A standard high school diploma can seem out of reach for students with Down syndrome. But with inclusion and a lot of hard work, 19-year-old Faith did just that!
Faith became the first person with Down syndrome to graduate with a regular high school diploma in Martin County, Florida School District. Also unprecedented, she was included in general education throughout her educational career.
“I’m really happy to graduate with a standard diploma. I learned chorus, I learned drama. I like drama, I like to act. I was in Romeo and Juliet, Wizard of OZ, Beauty and the Beast. I was in Jubilate chorus too. I like all my friends,” Faith says.
Faith was on track to earn a special certificate of completion until 2014, when Florida special education law changed to allow students with disabilities to try for a standard diploma. Students with disabilities can use alternate assessments and something called “access points,” which allows them to access the general curriculum in a modified way with supports. They still must pass alternative assessments and earn enough credits to receive a standard diploma.
The school district told her mom, Paulette, that on top of being the first student with a significant disability to receive a standard diploma, Faith was the first to use the “access points” in a general education setting. “That has always seemed odd to me, that a special curriculum offering access to the general education curriculum would cause the student to be excluded from the gen ed class,” Paulette describes.
Paulette said inclusion wasn’t easy. She received a lot of push back when Faith entered kindergarten and again as she entered middle and high school. But she always set high expectations and was able to find at least one educator who supported their efforts or had an open-mind.
“At Faith’s first IEP meeting, her preschool teacher remarked that Faith had done well in the preschool, developed friendships, learned the alphabet and how to write her name. Then this wise and wonderful woman said: ‘I am not trained in special education, no one is in our private school. Faith has been successful. Certainly with all the resources of the public school system she can continue to be included with typical children,'” Paulette describes.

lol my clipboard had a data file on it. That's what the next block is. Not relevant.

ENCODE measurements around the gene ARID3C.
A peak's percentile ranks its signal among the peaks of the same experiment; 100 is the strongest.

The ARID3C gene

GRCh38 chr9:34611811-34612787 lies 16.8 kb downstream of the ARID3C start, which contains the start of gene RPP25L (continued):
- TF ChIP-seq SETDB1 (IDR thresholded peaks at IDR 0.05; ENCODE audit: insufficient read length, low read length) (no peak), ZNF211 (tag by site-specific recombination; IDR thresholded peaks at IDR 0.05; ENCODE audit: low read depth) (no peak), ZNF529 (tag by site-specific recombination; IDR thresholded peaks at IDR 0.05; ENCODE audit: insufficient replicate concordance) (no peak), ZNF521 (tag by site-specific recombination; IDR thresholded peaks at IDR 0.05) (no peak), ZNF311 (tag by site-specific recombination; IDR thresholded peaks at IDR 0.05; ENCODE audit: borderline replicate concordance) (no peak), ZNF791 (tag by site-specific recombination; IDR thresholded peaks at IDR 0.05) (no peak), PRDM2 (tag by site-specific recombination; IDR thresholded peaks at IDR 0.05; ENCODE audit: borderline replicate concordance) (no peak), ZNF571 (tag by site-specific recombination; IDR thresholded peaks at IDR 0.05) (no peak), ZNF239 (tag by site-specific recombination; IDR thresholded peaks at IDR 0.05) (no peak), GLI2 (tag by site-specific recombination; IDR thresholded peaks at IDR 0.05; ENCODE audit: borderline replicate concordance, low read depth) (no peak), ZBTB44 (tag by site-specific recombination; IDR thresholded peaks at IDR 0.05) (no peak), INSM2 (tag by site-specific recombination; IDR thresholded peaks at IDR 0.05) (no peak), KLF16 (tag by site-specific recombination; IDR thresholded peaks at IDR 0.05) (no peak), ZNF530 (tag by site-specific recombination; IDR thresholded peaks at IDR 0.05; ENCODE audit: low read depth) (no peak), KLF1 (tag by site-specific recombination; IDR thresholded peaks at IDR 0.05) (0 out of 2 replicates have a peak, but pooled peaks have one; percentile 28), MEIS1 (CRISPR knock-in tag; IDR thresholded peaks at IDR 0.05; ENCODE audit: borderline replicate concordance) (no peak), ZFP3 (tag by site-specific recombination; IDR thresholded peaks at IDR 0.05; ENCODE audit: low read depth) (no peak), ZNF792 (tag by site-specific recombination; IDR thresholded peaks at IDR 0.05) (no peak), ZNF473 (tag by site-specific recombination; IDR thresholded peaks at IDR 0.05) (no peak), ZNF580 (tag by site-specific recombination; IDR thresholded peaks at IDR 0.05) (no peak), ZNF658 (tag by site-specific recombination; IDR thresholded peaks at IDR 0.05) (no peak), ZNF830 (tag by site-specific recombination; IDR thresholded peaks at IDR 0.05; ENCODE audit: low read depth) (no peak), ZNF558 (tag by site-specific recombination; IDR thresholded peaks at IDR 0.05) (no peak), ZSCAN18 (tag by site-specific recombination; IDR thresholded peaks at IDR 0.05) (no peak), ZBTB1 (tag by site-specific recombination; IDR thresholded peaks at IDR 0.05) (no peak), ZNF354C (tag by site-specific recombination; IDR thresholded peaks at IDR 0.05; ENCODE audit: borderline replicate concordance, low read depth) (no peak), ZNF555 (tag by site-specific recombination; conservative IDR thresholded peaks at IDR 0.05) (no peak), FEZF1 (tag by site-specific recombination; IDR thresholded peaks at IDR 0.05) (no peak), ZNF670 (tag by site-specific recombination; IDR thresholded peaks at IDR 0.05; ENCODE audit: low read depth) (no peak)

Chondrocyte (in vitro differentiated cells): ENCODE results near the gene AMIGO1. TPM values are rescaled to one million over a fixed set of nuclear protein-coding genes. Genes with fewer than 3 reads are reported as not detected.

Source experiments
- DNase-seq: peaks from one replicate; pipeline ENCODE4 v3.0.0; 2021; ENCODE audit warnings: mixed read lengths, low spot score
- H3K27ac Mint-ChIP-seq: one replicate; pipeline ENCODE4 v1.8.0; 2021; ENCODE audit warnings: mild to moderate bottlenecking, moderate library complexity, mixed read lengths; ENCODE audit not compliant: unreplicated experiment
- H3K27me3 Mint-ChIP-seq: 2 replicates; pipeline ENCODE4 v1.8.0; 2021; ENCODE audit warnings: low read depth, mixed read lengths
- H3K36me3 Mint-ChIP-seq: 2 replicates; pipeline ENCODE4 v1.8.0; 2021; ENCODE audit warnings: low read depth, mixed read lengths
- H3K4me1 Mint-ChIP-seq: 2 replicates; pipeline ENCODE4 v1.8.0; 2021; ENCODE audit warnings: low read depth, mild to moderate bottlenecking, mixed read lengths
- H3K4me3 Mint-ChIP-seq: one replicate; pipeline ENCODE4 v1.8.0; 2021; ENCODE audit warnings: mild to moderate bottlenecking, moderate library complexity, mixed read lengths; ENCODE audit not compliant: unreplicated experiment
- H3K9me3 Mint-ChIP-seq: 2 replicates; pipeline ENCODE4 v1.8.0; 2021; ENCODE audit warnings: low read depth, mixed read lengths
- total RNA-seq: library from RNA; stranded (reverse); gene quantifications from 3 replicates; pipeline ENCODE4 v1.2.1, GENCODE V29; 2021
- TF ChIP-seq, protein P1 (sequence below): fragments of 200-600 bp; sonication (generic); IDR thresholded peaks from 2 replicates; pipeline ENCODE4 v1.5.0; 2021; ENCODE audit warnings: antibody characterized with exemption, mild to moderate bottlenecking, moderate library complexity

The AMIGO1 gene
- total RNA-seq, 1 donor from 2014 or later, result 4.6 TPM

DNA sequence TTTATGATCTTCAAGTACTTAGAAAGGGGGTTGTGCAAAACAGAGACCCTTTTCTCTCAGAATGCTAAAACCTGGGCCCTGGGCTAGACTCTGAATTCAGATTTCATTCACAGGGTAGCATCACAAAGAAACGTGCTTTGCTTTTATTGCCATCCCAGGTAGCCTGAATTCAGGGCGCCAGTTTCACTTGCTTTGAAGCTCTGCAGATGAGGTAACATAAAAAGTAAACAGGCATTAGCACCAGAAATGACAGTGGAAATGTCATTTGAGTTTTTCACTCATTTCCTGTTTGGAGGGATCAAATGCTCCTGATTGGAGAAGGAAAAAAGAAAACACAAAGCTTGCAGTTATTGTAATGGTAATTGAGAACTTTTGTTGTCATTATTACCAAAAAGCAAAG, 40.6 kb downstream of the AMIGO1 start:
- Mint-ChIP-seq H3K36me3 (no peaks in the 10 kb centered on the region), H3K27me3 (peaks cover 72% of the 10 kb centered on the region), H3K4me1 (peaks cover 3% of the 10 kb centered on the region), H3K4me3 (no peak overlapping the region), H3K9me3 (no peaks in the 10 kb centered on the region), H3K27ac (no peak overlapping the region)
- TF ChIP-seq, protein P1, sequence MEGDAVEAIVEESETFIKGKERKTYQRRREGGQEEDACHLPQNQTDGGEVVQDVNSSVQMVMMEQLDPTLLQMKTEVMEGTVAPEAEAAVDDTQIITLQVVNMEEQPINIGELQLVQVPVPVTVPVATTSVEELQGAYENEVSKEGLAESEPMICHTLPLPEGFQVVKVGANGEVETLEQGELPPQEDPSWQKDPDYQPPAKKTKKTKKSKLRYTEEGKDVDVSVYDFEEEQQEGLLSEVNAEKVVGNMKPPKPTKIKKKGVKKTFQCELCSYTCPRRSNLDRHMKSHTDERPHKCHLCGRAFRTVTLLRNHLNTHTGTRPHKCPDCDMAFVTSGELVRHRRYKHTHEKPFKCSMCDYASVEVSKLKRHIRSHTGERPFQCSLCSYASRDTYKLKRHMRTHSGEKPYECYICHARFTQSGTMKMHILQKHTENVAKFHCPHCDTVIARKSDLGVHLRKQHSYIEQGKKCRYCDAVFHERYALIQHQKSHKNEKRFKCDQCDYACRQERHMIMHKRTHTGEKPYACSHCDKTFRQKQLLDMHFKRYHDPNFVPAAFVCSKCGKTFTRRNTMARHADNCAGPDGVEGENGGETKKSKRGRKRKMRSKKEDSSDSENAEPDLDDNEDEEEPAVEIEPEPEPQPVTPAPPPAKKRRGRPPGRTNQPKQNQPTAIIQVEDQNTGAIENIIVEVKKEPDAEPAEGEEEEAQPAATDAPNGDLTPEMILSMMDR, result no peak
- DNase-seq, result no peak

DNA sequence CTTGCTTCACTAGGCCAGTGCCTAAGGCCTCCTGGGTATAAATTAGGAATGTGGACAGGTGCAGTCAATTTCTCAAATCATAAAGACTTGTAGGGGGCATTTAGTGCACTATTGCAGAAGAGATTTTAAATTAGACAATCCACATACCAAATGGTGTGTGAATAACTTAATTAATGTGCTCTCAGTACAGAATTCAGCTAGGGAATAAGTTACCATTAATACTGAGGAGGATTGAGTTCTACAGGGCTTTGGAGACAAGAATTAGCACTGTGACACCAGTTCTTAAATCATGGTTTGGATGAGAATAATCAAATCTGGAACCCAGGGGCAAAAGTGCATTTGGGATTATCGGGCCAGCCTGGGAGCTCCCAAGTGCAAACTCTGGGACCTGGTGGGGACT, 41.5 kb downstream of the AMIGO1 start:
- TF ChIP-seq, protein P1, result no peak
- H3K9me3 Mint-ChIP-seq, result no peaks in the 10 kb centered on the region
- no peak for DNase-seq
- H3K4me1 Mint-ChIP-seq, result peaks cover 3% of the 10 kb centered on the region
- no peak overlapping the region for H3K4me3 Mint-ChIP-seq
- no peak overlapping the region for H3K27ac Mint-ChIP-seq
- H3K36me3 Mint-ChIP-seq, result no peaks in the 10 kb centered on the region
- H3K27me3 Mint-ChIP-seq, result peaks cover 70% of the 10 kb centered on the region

“At the beginning of 8th grade our supportive inclusion specialist called the high school to tell them to get ready, they would be including their first student with Ds. The ESE director at the high school laughed and told her they didn’t do that. The first year of high school was rocky, but then the woman retired and the new director was fully on board with making history!” Paulette remembers.
Faith’s inclusive experience allows her to be comfortable in many situations. She’s danced and acted alongside her typical peers. With appropriate supports and modifications she dissected a frog in a general education Biology class, which she described as a “yucky experience.”
“I have friends in drama club and Jubilate. I have friends from economics, history, math. I learned all things and got A’s. My mom helped me to learn in other classes,” Faith describes.
“Faith has made a difference in the lives of many typical students over the years. She has changed the attitude of people she has shared the classroom with. They know that although it is challenging, people with Ds can learn and be a valued member of a group,” Paulette says.
Faith is set to begin vocational training at a local hospital with Project Search. Her goal is to be a musical theater actress, but says she wouldn’t mind working in a movie theater for now to earn money.
Faith’s mom hopes that their story will lead other parents to fight for inclusion. “I really want parents of younger kids to follow the path we have blazed. Faith is a pioneer and I have led the wagon train. I am willing to help parents who want help with IEP meetings or just for a listening ear. I don’t want our experiences to be an anomaly. I want us to be an example of success,” Paulette explains.
As for Faith, she has her own advice for students with Down syndrome that want to follow in her footsteps: “My advice to other kids with Ds is get a standard diploma. Take drama, chorus, English, economics, history. My teachers are impressed with me and my activities. I learned about Beowulf, Hamlet, Romeo and Juliet and I did projects. Read a lot of books. That’s it.”